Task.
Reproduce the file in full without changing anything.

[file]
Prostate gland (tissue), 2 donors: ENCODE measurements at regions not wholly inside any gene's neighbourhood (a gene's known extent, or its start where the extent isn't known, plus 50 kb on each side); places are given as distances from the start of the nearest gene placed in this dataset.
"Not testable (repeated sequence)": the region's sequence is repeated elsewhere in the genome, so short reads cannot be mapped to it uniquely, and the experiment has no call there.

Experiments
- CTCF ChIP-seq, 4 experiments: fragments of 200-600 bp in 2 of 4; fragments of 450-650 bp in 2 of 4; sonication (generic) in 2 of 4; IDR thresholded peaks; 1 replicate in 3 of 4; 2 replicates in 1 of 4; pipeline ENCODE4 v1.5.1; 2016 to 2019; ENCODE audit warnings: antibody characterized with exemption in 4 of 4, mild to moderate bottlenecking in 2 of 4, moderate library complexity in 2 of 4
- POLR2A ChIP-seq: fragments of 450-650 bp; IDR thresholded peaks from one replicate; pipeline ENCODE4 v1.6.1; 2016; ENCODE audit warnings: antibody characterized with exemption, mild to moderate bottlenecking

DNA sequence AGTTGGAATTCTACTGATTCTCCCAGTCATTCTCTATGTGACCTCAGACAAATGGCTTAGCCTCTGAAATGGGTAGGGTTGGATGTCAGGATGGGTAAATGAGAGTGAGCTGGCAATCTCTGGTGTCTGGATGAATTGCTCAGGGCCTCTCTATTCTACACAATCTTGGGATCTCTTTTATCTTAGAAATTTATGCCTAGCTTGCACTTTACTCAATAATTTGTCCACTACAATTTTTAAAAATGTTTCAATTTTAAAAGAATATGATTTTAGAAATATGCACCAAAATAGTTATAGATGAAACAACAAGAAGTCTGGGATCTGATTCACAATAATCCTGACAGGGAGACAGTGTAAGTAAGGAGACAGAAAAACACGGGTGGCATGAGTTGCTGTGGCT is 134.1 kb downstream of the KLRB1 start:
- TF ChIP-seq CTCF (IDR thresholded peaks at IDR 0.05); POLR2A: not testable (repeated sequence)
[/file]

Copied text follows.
Prostate gland (tissue), 2 donors: ENCODE measurements at regions not wholly inside any gene's neighbourhood (a gene's known extent, or its start where the extent isn't known, plus 50 kb on each side); places are given as distances from the start of the nearest gene placed in this dataset.
"Not testable (repeated sequence)": the region's sequence is repeated elsewhere in the genome, so short reads cannot be mapped to it uniquely, and the experiment has no call there.

Experiments
- CTCF ChIP-seq, 4 experiments: fragments of 200-600 bp in 2 of 4; fragments of 450-650 bp in 2 of 4; sonication (generic) in 2 of 4; IDR thresholded peaks; 1 replicate in 3 of 4; 2 replicates in 1 of 4; pipeline ENCODE4 v1.5.1; 2016 to 2019; ENCODE audit warnings: antibody characterized with exemption in 4 of 4, mild to moderate bottlenecking in 2 of 4, moderate library complexity in 2 of 4
- POLR2A ChIP-seq: fragments of 450-650 bp; IDR thresholded peaks from one replicate; pipeline ENCODE4 v1.6.1; 2016; ENCODE audit warnings: antibody characterized with exemption, mild to moderate bottlenecking

DNA sequence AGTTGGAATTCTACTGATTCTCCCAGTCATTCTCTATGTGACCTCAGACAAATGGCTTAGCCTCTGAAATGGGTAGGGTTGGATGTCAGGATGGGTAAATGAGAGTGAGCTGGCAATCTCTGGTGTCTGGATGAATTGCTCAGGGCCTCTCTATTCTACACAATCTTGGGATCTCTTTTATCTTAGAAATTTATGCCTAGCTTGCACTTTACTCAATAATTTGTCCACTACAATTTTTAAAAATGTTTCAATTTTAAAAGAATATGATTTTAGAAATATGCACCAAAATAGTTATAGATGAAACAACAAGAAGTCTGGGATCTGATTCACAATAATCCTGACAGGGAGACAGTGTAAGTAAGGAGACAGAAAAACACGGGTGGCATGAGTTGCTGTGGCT is 134.1 kb downstream of the KLRB1 start:
- TF ChIP-seq CTCF (IDR thresholded peaks at IDR 0.05); POLR2A: not testable (repeated sequence)